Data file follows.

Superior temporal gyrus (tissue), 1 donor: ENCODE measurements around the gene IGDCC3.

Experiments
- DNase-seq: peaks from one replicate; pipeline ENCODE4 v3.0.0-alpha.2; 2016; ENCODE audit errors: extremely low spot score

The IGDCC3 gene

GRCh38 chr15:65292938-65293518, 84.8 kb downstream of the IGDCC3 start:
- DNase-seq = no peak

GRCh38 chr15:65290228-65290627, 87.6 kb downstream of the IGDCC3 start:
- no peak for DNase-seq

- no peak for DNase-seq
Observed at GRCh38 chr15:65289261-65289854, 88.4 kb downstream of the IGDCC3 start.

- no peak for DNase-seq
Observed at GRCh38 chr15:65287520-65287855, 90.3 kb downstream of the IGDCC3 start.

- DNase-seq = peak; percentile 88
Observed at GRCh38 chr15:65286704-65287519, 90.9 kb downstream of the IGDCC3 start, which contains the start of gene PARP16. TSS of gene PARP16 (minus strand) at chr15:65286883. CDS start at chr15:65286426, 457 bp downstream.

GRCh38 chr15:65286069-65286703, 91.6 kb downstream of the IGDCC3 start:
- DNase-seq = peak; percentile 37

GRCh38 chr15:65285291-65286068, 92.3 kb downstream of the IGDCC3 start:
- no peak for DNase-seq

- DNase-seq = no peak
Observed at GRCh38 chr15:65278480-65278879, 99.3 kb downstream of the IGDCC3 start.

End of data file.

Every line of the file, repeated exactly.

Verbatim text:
Superior temporal gyrus (tissue), 1 donor: ENCODE measurements around the gene IGDCC3.

Experiments
- DNase-seq: peaks from one replicate; pipeline ENCODE4 v3.0.0-alpha.2; 2016; ENCODE audit errors: extremely low spot score

The IGDCC3 gene

GRCh38 chr15:65292938-65293518, 84.8 kb downstream of the IGDCC3 start:
- DNase-seq = no peak

GRCh38 chr15:65290228-65290627, 87.6 kb downstream of the IGDCC3 start:
- no peak for DNase-seq

- no peak for DNase-seq
Observed at GRCh38 chr15:65289261-65289854, 88.4 kb downstream of the IGDCC3 start.

- no peak for DNase-seq
Observed at GRCh38 chr15:65287520-65287855, 90.3 kb downstream of the IGDCC3 start.

- DNase-seq = peak; percentile 88
Observed at GRCh38 chr15:65286704-65287519, 90.9 kb downstream of the IGDCC3 start, which contains the start of gene PARP16. TSS of gene PARP16 (minus strand) at chr15:65286883. CDS start at chr15:65286426, 457 bp downstream.

GRCh38 chr15:65286069-65286703, 91.6 kb downstream of the IGDCC3 start:
- DNase-seq = peak; percentile 37

GRCh38 chr15:65285291-65286068, 92.3 kb downstream of the IGDCC3 start:
- no peak for DNase-seq

- DNase-seq = no peak
Observed at GRCh38 chr15:65278480-65278879, 99.3 kb downstream of the IGDCC3 start.